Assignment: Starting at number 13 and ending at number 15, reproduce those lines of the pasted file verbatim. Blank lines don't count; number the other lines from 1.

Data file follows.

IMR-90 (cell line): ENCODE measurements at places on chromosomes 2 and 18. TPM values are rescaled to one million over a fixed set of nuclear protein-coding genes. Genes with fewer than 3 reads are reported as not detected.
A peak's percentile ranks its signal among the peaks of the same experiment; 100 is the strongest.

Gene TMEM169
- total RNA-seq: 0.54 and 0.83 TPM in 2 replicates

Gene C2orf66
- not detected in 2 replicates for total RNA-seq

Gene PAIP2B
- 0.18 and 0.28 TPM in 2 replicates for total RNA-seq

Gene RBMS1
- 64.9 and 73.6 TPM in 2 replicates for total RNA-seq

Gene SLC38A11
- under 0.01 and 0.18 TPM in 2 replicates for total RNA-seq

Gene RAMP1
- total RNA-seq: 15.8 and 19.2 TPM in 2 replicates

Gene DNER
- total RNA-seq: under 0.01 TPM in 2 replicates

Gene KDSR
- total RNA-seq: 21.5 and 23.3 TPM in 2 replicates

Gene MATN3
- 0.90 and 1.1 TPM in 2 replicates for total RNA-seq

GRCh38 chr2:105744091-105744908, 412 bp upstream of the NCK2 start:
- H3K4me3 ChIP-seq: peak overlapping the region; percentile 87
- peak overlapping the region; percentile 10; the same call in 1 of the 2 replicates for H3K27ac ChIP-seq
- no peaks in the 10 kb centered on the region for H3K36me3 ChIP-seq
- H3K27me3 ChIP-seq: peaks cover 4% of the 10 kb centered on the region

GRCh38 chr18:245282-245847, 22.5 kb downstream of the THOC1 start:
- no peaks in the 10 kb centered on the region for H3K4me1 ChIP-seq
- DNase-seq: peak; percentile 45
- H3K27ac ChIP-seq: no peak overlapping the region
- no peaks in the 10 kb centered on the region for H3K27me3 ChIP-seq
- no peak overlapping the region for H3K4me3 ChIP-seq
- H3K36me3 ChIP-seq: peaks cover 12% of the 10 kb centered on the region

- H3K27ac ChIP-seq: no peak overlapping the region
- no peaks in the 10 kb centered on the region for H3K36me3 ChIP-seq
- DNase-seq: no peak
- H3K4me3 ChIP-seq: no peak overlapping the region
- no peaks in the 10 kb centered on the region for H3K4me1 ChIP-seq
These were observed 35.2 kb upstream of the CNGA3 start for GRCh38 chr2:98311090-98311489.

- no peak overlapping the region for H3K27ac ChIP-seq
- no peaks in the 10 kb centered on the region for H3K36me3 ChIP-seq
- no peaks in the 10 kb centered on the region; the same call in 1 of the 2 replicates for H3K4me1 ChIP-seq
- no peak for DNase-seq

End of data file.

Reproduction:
Gene RAMP1
- total RNA-seq: 15.8 and 19.2 TPM in 2 replicates

Gene DNER